Dustin Kensrue of Thrice took some time out of his busy schedule to answer some questions for UnEarthed through email correspondence. Read on for details…
UE: I’m pretty sure that the lyrics in “The Melting Point of Wax” refer to The Story of Icarus. What made you use this Greek myth as inspiration? Do you have any particular attachment to this story?
It is one of my favorite myths. The reason I think I like it so much, is that there are so many different ways that you can look at it. In the song, we are glorifying his flight, while the traditional interpretations include shunning vanity, respecting elders, playing it safe, etc. Those can be good things, and I don’t think there is a way of looking at the story without getting something out of it. I once thought of doing a concept EP that dealt with the story from multiple POV’s.
UE: What made you sign with Island Records?
Enthusiastic people who communicate well between each other, a trustworthy and real A&R rep, better distribution and marketing, more money to record with.
UE: You’re currently touring Europe, how has the trip across the pond been (have you been there before)? Any interesting stories of culture clash?
Europe this time (we went earlier this year) was a lot less stressful it seemed. I think you begin to get used to how different normal things are. But it would be a lot harder if everybody didn’t know English. It’s pretty incredible, but it makes you feel like a jerk that you rely on everyone knowing your language for you to function. We learned some German, but nothing useful. Mostly crude slang.
UE: What do you miss most when you are away touring?
My wife, family, friends, and cats.
UE: What is the strangest place you have ever played?
We played in some weird alley in the oldest part of Stockholm. That was pretty weird. The sound was bouncing off all the walls and the street was big cobblestones.
UE: How was Warped Tour this year? Any exciting highlights?
It was a lot of fun. We hung out a lot with Glassjaw, Poison the Well, Brand New, Coheed and Cambria and the Used. Salt Lake City was the highlight of the shows I would say. I got to go out with the Used one night in Philly and saw Justin Timberlake play an after show for 1000 people. It was one of the best shows I’ve ever seen. Ever.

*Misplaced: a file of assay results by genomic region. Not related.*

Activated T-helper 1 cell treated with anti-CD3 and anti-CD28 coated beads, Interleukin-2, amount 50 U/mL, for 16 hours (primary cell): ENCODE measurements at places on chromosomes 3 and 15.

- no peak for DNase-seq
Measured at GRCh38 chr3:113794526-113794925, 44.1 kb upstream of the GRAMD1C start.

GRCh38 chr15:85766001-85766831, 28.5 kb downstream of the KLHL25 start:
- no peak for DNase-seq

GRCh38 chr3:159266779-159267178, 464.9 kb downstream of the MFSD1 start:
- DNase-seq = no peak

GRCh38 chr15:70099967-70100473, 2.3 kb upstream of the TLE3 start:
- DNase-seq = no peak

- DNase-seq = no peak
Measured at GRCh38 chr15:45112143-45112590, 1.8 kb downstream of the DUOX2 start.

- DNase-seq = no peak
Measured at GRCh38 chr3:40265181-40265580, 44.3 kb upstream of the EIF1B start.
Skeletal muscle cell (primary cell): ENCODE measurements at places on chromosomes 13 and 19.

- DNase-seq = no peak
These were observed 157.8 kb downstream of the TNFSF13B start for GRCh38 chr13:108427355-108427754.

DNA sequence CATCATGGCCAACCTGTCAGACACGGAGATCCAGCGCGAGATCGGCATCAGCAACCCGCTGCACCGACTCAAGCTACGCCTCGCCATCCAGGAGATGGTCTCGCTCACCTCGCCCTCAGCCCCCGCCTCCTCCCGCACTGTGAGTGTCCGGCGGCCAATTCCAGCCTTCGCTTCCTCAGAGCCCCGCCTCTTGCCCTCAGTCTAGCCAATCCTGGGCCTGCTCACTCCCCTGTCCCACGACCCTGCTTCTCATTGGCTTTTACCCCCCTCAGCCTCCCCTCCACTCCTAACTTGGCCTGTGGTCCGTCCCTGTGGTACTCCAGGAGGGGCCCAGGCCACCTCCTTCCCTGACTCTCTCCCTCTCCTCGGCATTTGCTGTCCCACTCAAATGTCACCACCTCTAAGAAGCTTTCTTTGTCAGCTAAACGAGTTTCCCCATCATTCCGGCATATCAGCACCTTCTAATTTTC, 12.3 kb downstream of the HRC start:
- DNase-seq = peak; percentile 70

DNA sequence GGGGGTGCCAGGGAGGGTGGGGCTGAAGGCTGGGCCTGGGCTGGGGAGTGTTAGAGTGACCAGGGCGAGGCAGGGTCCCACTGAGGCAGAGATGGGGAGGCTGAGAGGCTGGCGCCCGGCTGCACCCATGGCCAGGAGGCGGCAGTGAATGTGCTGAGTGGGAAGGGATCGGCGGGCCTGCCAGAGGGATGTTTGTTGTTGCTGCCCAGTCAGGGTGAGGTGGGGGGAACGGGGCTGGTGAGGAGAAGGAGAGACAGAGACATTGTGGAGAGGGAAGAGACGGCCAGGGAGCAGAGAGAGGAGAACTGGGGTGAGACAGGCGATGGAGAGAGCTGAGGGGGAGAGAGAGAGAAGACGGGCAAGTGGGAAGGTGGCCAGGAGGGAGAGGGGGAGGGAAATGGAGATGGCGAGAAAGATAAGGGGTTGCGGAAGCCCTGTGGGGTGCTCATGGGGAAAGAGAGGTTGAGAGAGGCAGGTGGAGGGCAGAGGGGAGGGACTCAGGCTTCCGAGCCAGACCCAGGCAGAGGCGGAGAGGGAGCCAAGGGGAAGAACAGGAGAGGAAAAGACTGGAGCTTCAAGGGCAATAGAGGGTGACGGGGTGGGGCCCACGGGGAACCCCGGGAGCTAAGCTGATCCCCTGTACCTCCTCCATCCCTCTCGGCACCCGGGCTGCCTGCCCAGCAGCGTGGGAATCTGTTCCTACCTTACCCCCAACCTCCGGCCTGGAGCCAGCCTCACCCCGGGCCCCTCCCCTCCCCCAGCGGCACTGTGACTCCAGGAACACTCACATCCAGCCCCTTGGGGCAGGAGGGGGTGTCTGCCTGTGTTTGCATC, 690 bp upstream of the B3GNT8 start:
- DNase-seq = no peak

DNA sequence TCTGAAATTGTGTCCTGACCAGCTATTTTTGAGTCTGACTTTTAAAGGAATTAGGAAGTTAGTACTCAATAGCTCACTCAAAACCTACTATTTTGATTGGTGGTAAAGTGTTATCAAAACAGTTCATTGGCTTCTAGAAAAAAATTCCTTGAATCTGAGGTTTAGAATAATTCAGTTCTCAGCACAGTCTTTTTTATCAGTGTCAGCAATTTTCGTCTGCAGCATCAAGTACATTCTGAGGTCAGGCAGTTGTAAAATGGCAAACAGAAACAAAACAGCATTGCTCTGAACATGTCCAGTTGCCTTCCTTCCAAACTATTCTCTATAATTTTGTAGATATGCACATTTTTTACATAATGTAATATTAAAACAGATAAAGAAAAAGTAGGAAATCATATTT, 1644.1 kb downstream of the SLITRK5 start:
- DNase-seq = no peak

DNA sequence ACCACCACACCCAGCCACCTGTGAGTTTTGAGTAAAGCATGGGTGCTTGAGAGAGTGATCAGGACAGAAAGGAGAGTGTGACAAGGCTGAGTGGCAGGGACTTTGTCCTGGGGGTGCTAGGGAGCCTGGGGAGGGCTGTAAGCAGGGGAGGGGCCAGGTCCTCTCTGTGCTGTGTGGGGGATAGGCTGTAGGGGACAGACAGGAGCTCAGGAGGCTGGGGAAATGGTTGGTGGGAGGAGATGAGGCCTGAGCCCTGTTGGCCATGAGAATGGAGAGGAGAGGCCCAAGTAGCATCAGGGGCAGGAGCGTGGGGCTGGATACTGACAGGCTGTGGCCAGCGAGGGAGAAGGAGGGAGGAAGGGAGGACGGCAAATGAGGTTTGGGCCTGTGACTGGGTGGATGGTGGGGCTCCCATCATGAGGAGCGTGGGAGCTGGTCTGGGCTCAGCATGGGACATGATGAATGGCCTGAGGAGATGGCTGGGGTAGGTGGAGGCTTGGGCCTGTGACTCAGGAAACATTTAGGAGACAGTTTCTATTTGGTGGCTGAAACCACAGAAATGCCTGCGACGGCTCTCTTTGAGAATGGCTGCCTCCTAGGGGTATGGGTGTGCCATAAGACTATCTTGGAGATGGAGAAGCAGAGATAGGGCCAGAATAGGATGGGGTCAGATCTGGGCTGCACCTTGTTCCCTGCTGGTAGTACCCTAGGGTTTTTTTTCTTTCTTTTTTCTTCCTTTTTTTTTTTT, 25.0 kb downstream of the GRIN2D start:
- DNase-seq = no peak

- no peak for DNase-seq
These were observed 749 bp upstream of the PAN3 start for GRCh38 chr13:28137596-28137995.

UE: What’s the story behind KROQ’s Bean throwing your demo/cd away when it was given to him at a KROQ event? Is it more gratifying to have your songs in regular rotation on that station after this particular incident than it would be if it had never happened?
Some kid gave him a CD at a party and he threw it in a pool, then talked about it on the radio, angering many a Thrice fan, who let the station know how they felt about that. It was a pretty funny situation. Kevin and Bean actually introduced us when we played the KROQ Weenie roast.
UE: Do you think that this album will reach the same fan base as The Illusion of Safety?
I think it will reach them, and beyond them, especially in Europe. If you mean, “will old fans connect with it?” I would say that I think that those who listen without a prejudice about the new label or anything will really enjoy the record.
UE: In what ways do you think you have evolved as a band thus far?
We have gone from playing some psuedo-experimental new school punk, to whatever it is we are doing now, and I think we will continue to change consistently, if not exponentially. As a group of people, we have gone through a lot together, and lived in super tight quarters for a few years now, and I think we have evolved as a tightly knit group of friends who understands each other like you would a spouse. You see all their faults and love them anyway.
UE: What, if anything, has excited you about music this year?
The Postal Service record, seeing Engine Down live, having talks with the band about cool ideas for the next record.
UE: In your high school yearbook you would have been voted most likely to ________?
I was never even in the yearbook.
UE: What is something that inspires you other than music?
Paintings, books, movies, art and expression in general.
UE: If you could have lunch with any one person, alive or dead, who would it be and why?
C.S. Lewis. He is my favorite author and one of the smartest people (in my opinion) in the last century. I would love to just sit and ask him questions about so many things.
UE: How do you define success?
I guess it would be different for every activity. But at the core, I would say that you have to first be happy with the work that you have done, otherwise it doesn’t really matter what anyone else thinks.